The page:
Fed. R. Civ. P. 26(a)(2)(B)(i)–(vi).
Fed. R. Civ. P. 37(c)(1).
In re Indep. Serv. Org. Antitrust Litig., 85 F. Supp. 2d 1130 (D. Kan. 2000) (quoting Woodworker’s
Supply, Inc. v. Principal Mut. Life Ins. Co., 170 F.3d 985, 993 (10th Cir. 1999)).
party’s bad faith or willfulness.14 The decision to exclude evidence is considered a drastic
sanction for a failure to comply.15
Pursuant to D. Kan. Rule 37.2, if a technical objection is served pursuant to Fed. R. Civ.
P. 26, counsel must confer or make a reasonable effort to confer before filing such an objection
The Court finds that Jan Roughan’s testimony should not be excluded pursuant to Rule
37(c)(1). A number objections to Roughan’s report made pursuant to Rule 26(a)(2) are without
merit in light of the cover letter submitted to Defendant’s counsel on September 7, 2016.16 The
cover letter contains Roughan’s signature. The cover letter reserves the right for amendments or
edits should additional material become available, which negates the objection to an internal
reference that was blank and included the phrase “awaiting response.” The cover letter contains
the basis and reasoning for Roughan’s opinion, including nurse life care planning standards, the
nurse life planning process, review of medical records, information from Plaintiffs, review of
deposition testimony, consultation with a physiatrist, analysis of geographically relevant cost,
and computation of averages. Further, by September 19, 2016, Plaintiffs presented Defendant’s
counsel with the life care plan without the term draft in the corner.17 Although the life care plan
from September 19, 2016 contained the words “awaiting response” with an hourglass icon on the
table of content page, it did not appear anywhere in the substantive part of the life care plan other
Woodworker’s Supply, 170 F.3d at 993.
In re. Indep. Serv. Org. Antitrust Litig., 85 F. Supp. 2d at 1162 (citing Summers v. Missouri Pac. R.R.
Sys., 132 F.3d 599, 604 (10th Cir. 1997)).
Doc. 56-2. The life care plan presented on September 19, 2016 removed the word draft, but the date
“8/8/2016” was still in the left corner. It is not alleged nor has the Court found that the life care plan has been
changed since August 8, 2016 other than the removal of the word draft.
than next to the names of the physicians reports consulted. Therefore, every technical objection
made by Defendant has been remedied.
Given the technical objections are without substantive merit, the Court is also not
persuaded that the factors warranting exclusion weigh in Defendant’s favor. First, the Court
finds that Defendant has suffered little prejudice as the result of Roughan’s initial report
disclosed on August 8. The only argument the Court can discern Defendant makes as to this
factor is that “Plaintiffs’ designation of Jan Roughan will require Defendant undertake additional
discovery to identify the basis for her opinions and the meaning behind her present report, at
Defendants’ own expense.”18 However, as the Court has explained, Roughan’s cover letter that
was submitted to Defendant’s counsel contained the basis for her opinion. While it was not
submitted until September 7, Plaintiffs’ counsel did comply with the deadline Defendant’s
counsel set before filing the instant motion. There is no need for Defendant to conduct discovery
into the basis underlying Roughan’s opinion. Further, the other objections regarding the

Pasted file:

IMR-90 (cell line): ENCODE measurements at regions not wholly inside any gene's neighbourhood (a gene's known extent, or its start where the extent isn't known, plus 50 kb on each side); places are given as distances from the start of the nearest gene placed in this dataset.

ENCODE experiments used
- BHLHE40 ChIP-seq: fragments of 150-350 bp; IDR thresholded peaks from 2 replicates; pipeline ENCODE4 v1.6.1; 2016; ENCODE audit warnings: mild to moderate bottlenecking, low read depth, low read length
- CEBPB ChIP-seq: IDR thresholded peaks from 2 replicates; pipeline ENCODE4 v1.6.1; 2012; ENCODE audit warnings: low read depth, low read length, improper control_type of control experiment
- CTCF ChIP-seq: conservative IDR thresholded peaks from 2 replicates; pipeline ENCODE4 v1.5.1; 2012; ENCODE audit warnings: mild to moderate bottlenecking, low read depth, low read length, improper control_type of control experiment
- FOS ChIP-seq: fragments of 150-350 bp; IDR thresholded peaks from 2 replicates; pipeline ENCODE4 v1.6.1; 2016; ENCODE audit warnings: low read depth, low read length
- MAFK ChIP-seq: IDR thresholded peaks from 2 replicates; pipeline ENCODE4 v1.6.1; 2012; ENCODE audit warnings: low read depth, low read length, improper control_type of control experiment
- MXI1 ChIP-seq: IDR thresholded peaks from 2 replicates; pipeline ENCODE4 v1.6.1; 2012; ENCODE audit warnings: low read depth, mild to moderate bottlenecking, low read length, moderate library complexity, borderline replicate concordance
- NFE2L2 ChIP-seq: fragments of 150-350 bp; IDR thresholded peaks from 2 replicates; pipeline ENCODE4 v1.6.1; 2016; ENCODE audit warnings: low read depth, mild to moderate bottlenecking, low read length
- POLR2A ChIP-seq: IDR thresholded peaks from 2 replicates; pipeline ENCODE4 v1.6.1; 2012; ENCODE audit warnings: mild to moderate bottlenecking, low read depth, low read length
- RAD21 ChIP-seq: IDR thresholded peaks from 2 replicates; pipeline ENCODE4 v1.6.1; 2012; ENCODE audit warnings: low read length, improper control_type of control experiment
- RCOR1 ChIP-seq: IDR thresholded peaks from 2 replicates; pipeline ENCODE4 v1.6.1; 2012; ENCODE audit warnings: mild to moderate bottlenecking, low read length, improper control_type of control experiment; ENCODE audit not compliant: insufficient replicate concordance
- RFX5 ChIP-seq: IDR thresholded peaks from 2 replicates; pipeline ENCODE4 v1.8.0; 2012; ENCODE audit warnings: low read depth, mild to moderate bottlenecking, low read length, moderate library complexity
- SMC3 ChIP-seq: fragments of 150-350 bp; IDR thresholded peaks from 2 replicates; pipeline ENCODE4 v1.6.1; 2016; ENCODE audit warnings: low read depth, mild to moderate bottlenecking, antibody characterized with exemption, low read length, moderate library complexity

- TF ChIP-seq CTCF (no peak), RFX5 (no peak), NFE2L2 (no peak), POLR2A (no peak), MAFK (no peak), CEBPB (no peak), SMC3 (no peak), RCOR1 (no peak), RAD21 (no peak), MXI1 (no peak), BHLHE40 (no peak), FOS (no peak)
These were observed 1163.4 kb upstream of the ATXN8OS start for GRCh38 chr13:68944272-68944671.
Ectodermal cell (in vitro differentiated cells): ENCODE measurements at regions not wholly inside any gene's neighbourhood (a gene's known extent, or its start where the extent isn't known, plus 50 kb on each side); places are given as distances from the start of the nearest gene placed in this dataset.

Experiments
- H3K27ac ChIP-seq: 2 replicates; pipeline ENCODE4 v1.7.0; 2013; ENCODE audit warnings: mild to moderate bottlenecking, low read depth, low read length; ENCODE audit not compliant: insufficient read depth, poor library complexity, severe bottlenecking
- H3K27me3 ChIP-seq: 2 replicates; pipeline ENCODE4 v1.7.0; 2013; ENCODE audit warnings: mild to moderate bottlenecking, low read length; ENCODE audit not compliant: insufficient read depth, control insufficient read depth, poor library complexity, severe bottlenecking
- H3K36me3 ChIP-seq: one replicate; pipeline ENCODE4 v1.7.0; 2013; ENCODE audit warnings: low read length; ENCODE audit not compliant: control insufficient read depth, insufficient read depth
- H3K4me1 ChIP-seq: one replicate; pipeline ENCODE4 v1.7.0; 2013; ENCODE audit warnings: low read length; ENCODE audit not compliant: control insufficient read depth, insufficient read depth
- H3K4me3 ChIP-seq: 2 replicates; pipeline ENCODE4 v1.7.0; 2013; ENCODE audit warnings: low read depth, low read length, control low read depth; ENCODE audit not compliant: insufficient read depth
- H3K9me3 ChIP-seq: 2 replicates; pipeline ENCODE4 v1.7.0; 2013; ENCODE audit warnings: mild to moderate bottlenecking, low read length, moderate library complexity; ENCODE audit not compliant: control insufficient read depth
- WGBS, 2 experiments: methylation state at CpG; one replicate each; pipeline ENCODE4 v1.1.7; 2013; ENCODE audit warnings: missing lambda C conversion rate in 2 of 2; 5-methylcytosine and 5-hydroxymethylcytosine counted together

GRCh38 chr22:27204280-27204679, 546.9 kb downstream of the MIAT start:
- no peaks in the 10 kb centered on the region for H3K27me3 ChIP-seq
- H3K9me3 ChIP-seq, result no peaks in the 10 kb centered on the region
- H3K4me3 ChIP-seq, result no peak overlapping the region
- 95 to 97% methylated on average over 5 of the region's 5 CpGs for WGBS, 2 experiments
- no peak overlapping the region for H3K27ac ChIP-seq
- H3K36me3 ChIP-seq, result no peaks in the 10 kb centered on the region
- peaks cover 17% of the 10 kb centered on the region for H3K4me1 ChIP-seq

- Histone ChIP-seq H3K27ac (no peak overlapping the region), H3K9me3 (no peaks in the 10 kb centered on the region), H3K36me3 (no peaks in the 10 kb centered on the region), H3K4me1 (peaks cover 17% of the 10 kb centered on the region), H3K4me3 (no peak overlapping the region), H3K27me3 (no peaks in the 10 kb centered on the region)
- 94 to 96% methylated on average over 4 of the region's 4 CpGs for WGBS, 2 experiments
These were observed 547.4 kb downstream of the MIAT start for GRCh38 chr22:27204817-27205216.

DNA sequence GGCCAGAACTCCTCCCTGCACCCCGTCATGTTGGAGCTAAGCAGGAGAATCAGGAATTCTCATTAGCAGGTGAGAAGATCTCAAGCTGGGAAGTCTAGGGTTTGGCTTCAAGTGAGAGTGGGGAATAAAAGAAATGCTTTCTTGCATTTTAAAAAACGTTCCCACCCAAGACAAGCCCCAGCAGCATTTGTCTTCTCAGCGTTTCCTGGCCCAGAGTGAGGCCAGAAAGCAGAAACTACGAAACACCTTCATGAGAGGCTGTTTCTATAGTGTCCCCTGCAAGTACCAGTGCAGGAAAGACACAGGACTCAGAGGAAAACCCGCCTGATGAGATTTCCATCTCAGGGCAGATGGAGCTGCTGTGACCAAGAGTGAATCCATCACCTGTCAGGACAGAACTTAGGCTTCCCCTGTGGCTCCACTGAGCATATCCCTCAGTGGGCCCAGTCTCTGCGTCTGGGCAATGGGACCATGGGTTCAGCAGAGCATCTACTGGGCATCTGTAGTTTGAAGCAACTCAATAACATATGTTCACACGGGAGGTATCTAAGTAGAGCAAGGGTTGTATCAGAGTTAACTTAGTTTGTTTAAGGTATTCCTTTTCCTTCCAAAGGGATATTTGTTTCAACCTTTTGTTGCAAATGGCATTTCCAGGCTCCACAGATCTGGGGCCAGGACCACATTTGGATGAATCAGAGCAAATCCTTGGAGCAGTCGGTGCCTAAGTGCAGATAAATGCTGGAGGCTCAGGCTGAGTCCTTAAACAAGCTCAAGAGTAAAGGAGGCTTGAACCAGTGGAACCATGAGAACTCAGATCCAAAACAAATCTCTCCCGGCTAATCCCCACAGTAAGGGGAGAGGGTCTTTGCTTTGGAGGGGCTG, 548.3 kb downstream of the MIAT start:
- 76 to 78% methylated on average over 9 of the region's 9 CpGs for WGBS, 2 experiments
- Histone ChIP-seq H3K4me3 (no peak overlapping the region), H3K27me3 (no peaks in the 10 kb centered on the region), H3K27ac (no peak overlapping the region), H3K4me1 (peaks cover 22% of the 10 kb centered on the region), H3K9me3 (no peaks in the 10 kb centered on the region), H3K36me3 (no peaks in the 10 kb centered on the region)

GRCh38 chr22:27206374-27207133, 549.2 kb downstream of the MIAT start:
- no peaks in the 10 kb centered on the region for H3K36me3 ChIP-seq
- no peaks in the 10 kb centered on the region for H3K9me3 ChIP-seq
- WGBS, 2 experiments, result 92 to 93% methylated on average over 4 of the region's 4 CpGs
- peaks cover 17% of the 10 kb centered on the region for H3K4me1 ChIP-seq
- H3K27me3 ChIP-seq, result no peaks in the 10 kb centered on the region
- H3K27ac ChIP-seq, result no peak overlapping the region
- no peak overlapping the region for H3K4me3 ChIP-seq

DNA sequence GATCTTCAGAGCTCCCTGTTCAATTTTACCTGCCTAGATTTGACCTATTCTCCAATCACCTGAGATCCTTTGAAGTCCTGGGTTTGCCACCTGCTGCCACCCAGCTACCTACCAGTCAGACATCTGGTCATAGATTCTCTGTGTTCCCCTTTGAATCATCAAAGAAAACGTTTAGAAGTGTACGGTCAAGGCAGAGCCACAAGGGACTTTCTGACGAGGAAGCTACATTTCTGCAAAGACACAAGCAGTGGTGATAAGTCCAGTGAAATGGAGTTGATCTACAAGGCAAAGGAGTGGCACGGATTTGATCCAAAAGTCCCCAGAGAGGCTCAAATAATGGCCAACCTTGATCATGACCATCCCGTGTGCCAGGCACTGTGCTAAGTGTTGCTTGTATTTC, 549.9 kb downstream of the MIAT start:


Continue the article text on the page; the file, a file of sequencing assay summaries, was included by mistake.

signature and the omission of the word draft are not prejudicial as these objections relate merely
to technical aspects of the opinion. There has been no substantive change to the report since
August 8, 2016, so the Court accepts the report as the final work from Roughan. Defendant does
not allege nor could it reasonably allege that it suffered prejudice in designating rebuttal experts
based on the objections to Roughan’s report.19 Thus, the prejudice resulting is neglible, so this
factor weighs against exclusion.
Second, the Court finds that any resulting prejudice has been remedied. Defendant
argues that it took three complaints for Plaintiffs to remedy Roughan’s report and the non18
Doc. 54 at 4.
Defendant initially had until October 27, 2016 to disclose rebuttal experts, which was more than 30 days
after the final September 19 report was submitted to Defendant’s counsel. The deadline was extended to January 13,
2017 for rebuttal expert disclosure, which was approximately four months after the final September 19 report.
compliance has delayed discovery. As the Court explained above, the cover letter was sent on
September 7, which was twenty days after the initial objection was lodged on August 18.
Defendant’s counsel told Plaintiffs’ counsel that this motion would be filed September 7 if the
issues were not remedied. Plaintiffs’ counsel remedied the issues with the signature, the right to
amend, and the basis for the opinion with the submission of the cover letter on September 7.
Further, the objection relating to the word draft in the left hand corner has no bearing on the
substantive report, so it was not prejudicial. It was also remedied by September 19. Although
there have been extensions granted to discovery deadlines,20 there is no indication that this is
solely due to the objections to Roughan’s report. The delays to discovery from these technical
objections have been minimal. Thus, this factor also weighs against exclusion.
Third, there is no indication from Defendant the extent to which introducing Roughan’s
testimony would disrupt the trial. The objections to Roughan’s testimony have been remedied,
so it is unclear how Roughan’s testimony would disrupt the trial. Throughout the dispute herein,
the trial date has not been moved. Thus, this factor also weighs against exclusion.
Finally, there is no evidence of bad faith or willful misconduct. Plaintiffs’ counsel
supplied the cover letter that remedied most of the concerns on September 7, which was
compliant with the request made by Defendant’s counsel. Plaintiffs further submitted an
identical copy of the report with the word draft removed from the left hand corner on September
19. This factor again weighs against exclusion. Thus, because all four factors weigh against
exclusion, the Court finds Roughan’s testimony should not be excluded.
IT IS THEREFORE ORDERED BY THE COURT that Defendant’s Motion to Strike
and Exclude Plaintiffs’ Designation of Jan Roughan as an Expert Witness (Doc. 54) is denied.
Docs. 49, 58.
IT IS SO ORDERED.
Dated: April 3, 2017
S/ Julie A. Robinson
JULIE A. ROBINSON
UNITED STATES DISTRICT JUDGE